All Posts By

Samyak Mittal

Can Your Shared Services Group Manage Enterprise Risk? | Blog

By | Blog, Shared Services/Global In-house Centers

The financial crisis of the late 2000s, increasingly stringent regulatory requirements, growing competitive pressures, and a host of other factors have vaulted the risk management function to new heights of strategic importance for banking, financial services, and insurance (BFSI) companies.

Our ongoing research in the sector shows that most enterprises handle risk management out of their onshore headquarters locations, rather than giving ownership of the function to their offshore shared services centers, or what we call Global in-house Centers (GIC).

When we asked BFSI companies why they were keeping risk management on their home turf, they cited several reasons:

  • Because they’re still trying to streamline their risk management frameworks, structures, and processes, they’re unclear what to keep onshore and what to offshore to GICs
  • As risk management is becoming an increasingly critical component of the overall enterprise strategy, they view offshoring the function as a risky move
  • They’re concerned that the offshore talent lacks the needed business acumen and understanding of sourcing geography’s regulations
  • They feel constant interaction and frequent coordination with multiple business units and teams is the first line of defense for reducing risk at the origin

What’s the common thread behind all these rationales? They’re all perceptions, rather than reality.

In fact, our research shows that GICs are particularly well-suited to deliver the risk management function. Why?

  • Many shared services organizations are the driving force behind their enterprise’s digital, automation, and analytics initiatives, and their deep knowledge in these specialized capabilities can be highly useful in the risk management function. And there are synergies in areas such as risk modeling, forecasting, scenario analysis, and reporting. For example, a leading bank’s GIC has successfully automated local regulatory reporting, and is transitioning to be a centralized reporting team
  • There is a dearth of risk talent globally, but offshore GIC locations, such as India and Poland, have strong, solid pools of talent with deep risk management knowledge. This talent is coming from their domestic market (e.g., local banks) and existing GICs that, over time, have scaled their risk management function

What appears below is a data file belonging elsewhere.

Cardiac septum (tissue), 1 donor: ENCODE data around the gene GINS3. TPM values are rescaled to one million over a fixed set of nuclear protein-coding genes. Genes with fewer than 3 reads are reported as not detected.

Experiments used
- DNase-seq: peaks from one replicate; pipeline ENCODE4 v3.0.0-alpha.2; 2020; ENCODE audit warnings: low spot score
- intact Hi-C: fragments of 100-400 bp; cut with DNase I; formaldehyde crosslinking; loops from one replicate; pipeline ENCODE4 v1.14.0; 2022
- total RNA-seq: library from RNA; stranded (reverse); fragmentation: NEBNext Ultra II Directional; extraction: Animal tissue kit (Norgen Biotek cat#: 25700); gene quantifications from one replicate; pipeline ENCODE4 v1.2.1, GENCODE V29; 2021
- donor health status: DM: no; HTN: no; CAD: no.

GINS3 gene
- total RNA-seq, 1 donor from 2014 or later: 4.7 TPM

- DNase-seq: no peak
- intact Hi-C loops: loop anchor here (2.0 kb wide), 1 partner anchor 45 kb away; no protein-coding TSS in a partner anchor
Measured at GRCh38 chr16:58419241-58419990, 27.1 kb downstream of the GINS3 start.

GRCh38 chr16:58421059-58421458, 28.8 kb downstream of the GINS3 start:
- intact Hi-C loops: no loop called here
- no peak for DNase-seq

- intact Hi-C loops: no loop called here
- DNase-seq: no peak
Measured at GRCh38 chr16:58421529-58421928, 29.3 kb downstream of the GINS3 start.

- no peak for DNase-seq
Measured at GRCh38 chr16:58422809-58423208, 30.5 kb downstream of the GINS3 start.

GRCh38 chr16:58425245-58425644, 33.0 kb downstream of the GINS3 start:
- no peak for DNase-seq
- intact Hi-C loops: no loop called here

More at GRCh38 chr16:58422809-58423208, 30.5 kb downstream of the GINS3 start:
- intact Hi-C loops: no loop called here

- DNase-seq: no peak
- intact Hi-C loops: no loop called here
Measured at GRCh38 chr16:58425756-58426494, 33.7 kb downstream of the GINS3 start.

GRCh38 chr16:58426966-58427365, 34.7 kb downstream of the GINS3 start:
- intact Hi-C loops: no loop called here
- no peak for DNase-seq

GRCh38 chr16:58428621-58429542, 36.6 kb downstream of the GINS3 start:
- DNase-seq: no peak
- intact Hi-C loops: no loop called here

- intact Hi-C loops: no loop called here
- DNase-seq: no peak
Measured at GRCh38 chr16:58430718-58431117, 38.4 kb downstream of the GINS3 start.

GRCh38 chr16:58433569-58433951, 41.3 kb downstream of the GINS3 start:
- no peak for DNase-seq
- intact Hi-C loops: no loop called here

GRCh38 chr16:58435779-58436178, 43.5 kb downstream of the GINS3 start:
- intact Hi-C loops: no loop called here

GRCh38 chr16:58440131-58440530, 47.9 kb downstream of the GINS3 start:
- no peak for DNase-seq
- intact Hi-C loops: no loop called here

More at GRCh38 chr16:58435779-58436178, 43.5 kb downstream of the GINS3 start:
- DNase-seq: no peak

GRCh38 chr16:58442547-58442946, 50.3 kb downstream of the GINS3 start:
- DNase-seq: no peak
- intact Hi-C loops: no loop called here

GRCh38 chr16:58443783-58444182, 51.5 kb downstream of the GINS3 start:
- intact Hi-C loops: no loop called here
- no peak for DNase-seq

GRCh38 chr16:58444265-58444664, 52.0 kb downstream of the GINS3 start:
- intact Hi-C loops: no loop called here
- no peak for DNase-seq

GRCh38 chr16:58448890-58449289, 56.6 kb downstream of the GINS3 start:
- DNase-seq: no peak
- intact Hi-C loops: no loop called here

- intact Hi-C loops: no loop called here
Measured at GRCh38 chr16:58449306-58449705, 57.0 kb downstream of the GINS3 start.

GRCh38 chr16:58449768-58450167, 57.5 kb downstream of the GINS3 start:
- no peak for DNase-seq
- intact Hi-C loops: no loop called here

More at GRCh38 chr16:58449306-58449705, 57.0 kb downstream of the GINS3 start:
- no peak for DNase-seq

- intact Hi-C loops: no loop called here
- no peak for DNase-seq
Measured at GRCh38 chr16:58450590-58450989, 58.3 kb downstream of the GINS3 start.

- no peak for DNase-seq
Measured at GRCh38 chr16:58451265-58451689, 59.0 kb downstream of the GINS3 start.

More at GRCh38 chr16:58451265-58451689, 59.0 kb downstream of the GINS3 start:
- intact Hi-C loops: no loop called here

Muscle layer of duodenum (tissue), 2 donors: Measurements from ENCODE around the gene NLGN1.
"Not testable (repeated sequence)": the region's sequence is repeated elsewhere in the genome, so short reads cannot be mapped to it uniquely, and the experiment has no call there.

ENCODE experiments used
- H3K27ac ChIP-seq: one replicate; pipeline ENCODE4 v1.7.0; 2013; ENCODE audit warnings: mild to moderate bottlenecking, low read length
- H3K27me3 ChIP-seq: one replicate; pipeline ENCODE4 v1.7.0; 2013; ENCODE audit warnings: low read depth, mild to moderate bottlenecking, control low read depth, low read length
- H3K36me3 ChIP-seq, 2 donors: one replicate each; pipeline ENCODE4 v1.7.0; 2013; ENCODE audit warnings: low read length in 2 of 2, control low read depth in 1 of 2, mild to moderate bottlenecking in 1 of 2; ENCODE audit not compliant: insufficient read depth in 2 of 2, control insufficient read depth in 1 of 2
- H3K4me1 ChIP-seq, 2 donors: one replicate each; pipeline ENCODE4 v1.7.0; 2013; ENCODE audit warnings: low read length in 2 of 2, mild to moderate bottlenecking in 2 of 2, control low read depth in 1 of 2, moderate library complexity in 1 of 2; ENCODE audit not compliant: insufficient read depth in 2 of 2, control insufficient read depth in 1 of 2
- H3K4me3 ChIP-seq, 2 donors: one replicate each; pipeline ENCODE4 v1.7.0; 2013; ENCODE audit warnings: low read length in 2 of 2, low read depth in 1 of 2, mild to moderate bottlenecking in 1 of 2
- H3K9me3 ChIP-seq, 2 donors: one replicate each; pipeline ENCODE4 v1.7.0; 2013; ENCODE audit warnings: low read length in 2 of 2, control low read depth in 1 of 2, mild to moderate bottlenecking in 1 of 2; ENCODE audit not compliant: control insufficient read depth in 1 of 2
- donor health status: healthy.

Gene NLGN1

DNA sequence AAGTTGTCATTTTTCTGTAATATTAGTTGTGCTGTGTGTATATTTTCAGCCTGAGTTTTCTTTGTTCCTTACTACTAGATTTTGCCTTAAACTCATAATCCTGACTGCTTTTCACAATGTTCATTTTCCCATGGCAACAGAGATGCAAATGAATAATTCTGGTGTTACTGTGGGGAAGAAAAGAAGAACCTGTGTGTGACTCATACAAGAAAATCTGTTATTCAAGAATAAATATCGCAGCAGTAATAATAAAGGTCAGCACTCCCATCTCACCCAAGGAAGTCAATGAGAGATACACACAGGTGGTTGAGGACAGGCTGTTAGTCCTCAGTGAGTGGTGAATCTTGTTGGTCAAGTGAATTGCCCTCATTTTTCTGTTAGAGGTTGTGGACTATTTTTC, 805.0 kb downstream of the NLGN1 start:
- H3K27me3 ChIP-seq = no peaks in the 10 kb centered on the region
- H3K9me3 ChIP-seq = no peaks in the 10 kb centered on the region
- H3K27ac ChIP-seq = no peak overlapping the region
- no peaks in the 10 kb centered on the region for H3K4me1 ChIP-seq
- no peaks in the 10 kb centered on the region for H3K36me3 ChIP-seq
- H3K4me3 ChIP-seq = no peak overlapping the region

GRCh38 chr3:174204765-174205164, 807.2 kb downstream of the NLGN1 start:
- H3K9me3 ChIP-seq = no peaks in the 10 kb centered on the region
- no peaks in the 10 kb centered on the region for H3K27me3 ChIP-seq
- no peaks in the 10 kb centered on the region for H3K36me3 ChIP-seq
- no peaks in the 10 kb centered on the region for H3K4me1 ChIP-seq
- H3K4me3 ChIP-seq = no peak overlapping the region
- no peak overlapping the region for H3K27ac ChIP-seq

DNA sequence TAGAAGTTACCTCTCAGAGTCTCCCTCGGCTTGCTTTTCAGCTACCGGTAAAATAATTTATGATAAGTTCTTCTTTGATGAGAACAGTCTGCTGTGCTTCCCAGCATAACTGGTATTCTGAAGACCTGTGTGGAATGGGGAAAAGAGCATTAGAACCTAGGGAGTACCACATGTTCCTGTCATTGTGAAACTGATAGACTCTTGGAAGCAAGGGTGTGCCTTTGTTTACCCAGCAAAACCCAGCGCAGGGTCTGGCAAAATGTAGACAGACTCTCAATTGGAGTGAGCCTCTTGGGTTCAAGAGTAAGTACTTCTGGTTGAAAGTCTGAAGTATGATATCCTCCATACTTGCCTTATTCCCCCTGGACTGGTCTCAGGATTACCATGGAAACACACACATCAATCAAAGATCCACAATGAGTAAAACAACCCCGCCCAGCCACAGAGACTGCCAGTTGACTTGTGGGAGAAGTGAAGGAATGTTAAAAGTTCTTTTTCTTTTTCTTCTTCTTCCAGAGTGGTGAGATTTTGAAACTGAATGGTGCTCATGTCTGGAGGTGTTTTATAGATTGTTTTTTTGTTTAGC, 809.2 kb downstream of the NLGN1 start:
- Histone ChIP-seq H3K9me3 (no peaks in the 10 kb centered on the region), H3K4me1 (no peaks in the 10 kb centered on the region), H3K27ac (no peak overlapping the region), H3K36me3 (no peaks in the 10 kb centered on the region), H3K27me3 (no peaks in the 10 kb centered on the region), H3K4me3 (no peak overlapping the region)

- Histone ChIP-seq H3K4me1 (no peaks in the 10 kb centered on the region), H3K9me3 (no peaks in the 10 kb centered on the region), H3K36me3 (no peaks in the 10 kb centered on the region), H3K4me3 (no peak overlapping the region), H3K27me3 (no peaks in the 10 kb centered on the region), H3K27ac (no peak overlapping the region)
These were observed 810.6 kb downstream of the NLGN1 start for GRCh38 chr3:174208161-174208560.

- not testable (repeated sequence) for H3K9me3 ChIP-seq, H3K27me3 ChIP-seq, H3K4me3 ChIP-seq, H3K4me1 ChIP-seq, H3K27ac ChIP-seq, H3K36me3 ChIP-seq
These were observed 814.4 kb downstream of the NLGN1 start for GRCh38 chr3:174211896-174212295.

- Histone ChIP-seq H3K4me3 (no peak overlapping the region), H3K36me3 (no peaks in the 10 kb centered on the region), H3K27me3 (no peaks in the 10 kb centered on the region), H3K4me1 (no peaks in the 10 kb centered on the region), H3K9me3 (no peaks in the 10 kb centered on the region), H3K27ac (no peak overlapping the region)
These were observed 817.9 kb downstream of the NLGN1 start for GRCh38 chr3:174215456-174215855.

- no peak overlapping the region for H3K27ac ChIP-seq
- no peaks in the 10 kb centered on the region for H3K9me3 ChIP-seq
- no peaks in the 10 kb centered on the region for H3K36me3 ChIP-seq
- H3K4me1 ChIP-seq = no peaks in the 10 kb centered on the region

• To deliver real risk management value to the business, the GIC and the group risk team must be integrated; shared services groups have already cracked this operating model way back in areas such as investment research (e.g., sell-side and buy-side) and actuaries (e.g., pricing and valuation).

How can your shared services organization assume responsibility for your enterprise’s risk management function? Like most GICs, yours was probably established to handle scale-oriented transactional work. But risk is about value, not scale. So, you need to change your parent company’s mindset about your group’s capabilities by proactively identifying, proposing, and demonstrating how you can add value and be a strategic partner in managing risk.

Here are a couple of examples that may help get your creative juices flowing:

  • One GIC parlayed its experience with machine learning algorithms to build “Challenger Models” that significantly increase the precision of dataset validation for its company’s credit analysis
  • Another shared services group championed creation of its company’s “Operational Risk Center of Excellence” through process enhancements, global transformation projects, continuous process review and improvement mechanisms. This helped streamline and simplify various processes and risk frameworks.